The choice of growing up or dying in delusion were very real for me. And I had to make a choice, and sobriety helped a great deal. I could walk away from the bar, knowing there was the rest of my life ahead of me.

In the end I don’t know who took me from the room, who poured me into a taxi and how I got into my building without assistance. I had come to the end of my drinking. The worship of the bottle ended. pure and simple, and by that time I was ready for a return to the rooms, because I had been praying for it …

The rest is history.

Now a days, I’m having this private conversation with God among the people. But it takes all those people to speak in God’s name. You never know when you will hear it and if you aren’t paying attention, you might miss something important.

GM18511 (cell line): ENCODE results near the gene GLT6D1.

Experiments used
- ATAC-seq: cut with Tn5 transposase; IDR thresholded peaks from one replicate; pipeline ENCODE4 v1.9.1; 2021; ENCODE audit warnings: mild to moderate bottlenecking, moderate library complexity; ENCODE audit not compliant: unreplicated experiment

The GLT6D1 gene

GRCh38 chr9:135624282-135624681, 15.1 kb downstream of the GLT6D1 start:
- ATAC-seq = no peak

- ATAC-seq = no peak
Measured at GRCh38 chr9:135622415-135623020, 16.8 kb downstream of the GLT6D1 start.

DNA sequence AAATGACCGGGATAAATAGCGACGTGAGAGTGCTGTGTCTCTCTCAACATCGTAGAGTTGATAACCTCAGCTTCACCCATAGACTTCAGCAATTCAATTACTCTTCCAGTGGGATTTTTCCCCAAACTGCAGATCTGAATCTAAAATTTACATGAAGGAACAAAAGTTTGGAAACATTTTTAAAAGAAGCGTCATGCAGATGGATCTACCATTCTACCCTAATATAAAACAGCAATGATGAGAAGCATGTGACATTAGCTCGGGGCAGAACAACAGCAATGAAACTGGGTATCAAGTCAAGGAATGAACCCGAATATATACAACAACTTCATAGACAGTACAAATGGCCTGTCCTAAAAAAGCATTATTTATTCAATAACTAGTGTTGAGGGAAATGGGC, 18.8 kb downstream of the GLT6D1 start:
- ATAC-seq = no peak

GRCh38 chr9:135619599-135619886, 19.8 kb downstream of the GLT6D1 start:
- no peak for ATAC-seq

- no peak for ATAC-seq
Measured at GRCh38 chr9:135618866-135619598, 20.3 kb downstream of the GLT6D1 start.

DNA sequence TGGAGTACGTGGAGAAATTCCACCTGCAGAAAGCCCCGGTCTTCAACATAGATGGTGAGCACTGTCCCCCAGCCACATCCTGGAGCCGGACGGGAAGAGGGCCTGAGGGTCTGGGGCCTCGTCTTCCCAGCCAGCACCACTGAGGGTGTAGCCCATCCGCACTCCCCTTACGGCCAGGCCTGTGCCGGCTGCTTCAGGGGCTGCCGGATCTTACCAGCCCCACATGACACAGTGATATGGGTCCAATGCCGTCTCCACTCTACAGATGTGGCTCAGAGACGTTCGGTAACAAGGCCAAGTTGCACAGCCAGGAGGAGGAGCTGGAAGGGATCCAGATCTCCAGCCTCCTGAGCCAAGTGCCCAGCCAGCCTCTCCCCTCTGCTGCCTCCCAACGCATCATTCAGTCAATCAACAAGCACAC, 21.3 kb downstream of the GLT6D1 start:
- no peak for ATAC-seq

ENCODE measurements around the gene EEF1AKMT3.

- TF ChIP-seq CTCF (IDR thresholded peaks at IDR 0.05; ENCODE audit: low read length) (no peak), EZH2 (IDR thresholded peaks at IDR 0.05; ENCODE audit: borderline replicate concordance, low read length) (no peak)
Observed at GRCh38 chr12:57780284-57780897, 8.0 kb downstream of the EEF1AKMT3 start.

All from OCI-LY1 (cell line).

At the end of the meeting one of our Matriarchs took her Nine Year Chip…

WOO HOO !!! we are very proud of her.

It was a good night.

More to come, stay tuned …


Date set for Popes John Paul II and John XXIII sainthood

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Pope John Paul II and Pope John XXIII will be declared saints on 27 April 2014, Pope Francis has announced.

The Pope said in July that he would canonise his two predecessors, after approving a second miracle attributed to John Paul.

Polish John Paul, the first non-Italian pope for more than 400 years, led the Catholic Church from 1978-2005.

Pope John was pontiff from 1958-1963, calling the Second Vatican Council that transformed the Church.

The decision to canonise the two at the same time appears designed to unify Catholics, correspondents say.